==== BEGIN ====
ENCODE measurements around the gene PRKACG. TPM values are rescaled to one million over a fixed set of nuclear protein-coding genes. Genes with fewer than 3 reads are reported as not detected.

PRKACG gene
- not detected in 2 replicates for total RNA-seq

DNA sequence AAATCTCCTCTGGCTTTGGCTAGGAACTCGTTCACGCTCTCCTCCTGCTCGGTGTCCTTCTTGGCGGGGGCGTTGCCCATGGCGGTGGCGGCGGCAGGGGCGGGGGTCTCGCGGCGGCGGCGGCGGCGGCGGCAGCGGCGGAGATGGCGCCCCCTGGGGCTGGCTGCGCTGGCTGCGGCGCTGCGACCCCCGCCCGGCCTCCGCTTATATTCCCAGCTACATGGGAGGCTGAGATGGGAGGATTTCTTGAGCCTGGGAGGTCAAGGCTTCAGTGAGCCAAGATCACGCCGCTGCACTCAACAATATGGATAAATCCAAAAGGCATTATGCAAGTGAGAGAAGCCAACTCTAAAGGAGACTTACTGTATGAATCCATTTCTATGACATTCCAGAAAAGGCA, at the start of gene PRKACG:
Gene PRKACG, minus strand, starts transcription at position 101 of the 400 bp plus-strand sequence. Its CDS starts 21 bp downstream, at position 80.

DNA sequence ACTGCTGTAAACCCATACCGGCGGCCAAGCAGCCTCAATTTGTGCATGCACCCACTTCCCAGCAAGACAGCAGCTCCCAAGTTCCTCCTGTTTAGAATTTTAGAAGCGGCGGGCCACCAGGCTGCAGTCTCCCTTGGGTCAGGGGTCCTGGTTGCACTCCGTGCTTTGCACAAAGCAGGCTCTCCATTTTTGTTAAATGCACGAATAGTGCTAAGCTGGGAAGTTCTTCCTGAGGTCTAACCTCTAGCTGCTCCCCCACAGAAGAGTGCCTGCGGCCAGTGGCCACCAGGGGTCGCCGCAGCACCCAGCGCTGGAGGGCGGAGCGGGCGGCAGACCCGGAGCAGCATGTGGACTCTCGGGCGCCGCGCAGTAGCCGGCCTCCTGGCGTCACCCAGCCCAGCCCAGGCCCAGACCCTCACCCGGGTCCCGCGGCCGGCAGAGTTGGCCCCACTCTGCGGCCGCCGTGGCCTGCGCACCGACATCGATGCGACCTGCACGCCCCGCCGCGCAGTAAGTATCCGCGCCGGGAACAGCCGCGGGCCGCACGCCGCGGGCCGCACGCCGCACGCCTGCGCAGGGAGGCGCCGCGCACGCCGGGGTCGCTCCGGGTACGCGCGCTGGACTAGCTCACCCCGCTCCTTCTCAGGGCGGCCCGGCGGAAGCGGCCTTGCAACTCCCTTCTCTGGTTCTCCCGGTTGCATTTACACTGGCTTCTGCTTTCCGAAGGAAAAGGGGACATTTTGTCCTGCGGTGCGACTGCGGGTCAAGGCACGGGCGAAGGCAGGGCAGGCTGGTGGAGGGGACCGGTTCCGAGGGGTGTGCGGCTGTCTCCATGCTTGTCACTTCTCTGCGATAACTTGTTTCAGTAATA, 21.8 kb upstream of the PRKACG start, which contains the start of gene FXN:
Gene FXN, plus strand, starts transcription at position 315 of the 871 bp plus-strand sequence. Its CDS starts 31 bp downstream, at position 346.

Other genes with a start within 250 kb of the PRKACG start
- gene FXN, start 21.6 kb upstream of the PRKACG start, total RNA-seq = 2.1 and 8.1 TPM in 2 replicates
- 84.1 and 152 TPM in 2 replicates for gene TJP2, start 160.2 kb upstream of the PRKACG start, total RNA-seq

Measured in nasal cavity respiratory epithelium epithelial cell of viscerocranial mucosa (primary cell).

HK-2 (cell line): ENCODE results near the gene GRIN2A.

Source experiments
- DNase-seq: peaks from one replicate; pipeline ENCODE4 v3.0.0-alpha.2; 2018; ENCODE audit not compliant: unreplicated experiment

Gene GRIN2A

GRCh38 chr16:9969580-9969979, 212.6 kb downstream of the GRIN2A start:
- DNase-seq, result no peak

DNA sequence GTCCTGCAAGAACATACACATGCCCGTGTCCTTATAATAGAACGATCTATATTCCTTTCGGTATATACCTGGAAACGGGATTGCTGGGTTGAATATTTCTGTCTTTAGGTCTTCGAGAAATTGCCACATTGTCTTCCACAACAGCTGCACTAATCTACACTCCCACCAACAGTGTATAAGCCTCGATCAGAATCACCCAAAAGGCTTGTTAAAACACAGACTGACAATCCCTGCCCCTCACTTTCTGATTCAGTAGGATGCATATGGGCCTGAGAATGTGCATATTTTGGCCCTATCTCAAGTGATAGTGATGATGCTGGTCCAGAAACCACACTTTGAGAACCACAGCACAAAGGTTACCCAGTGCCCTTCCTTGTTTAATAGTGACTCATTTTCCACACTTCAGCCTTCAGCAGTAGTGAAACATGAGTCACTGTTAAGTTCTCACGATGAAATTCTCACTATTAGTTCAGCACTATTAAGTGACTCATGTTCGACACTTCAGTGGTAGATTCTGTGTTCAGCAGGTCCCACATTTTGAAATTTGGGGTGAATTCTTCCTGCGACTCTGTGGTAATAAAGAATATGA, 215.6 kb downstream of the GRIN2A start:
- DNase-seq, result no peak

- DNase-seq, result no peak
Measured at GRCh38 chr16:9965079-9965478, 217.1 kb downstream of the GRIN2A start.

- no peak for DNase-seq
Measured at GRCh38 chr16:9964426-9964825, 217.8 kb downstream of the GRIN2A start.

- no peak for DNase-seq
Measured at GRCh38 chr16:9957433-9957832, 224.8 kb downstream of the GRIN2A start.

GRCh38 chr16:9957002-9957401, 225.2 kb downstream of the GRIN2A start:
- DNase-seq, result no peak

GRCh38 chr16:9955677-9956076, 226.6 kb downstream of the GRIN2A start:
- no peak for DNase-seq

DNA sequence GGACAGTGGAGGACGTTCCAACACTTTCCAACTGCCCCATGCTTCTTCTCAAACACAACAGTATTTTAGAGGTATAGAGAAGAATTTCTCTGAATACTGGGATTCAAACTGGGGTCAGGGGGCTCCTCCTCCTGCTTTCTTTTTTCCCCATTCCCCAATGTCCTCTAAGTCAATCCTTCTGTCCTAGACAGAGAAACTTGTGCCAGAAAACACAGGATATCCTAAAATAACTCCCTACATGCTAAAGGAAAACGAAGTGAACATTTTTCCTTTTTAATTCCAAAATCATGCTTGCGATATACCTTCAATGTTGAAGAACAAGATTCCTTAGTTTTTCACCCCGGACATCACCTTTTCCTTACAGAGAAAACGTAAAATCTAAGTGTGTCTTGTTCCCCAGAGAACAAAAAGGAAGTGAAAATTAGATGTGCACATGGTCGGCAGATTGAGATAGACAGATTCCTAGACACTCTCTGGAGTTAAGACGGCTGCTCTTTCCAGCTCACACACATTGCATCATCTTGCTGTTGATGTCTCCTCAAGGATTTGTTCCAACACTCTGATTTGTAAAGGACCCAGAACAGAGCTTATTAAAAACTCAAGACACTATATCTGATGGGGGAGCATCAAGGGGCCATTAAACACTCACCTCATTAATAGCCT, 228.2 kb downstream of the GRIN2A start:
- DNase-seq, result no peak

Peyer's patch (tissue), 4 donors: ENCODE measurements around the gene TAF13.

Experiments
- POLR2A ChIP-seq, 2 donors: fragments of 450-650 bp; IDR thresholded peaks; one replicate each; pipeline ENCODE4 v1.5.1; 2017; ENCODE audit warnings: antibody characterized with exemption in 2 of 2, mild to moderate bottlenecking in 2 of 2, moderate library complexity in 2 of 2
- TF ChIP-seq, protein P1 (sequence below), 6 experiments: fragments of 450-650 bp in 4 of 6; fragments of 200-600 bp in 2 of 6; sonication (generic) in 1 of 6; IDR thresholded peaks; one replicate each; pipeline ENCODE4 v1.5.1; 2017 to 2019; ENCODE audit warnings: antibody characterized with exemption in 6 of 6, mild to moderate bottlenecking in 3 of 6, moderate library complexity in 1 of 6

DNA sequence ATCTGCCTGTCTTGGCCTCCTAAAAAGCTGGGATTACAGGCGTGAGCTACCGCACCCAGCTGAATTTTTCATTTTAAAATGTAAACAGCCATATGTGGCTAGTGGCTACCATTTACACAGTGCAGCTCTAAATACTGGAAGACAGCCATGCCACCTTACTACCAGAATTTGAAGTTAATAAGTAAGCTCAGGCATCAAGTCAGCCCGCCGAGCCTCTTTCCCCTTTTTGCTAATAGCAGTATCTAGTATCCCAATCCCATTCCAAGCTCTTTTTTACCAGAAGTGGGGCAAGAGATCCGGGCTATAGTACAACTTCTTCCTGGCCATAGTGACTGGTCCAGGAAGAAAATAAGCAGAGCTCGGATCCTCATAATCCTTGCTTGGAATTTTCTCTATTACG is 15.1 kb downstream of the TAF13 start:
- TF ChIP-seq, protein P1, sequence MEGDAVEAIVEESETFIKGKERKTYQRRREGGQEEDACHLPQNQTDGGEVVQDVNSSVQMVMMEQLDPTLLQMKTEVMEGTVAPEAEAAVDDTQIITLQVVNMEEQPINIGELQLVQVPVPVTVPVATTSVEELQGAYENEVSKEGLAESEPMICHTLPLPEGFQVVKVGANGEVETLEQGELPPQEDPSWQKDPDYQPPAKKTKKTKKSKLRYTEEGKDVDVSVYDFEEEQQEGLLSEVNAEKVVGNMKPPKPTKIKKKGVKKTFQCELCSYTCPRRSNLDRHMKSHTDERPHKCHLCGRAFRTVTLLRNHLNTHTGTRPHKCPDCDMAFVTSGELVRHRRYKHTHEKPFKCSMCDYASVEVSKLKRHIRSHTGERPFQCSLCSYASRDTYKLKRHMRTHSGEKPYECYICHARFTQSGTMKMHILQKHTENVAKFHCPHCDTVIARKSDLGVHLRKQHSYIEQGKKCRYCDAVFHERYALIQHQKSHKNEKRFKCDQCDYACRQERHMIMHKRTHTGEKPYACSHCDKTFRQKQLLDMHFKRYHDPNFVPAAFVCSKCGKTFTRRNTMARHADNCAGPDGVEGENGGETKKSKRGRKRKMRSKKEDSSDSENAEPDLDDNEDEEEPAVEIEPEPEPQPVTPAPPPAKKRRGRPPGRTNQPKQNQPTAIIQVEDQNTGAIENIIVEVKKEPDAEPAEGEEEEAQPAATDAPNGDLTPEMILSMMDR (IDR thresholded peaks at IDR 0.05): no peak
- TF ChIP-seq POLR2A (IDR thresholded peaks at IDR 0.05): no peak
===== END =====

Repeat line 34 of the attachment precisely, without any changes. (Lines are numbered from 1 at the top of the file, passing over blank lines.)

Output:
- POLR2A ChIP-seq, 2 donors: fragments of 450-650 bp; IDR thresholded peaks; one replicate each; pipeline ENCODE4 v1.5.1; 2017; ENCODE audit warnings: antibody characterized with exemption in 2 of 2, mild to moderate bottlenecking in 2 of 2, moderate library complexity in 2 of 2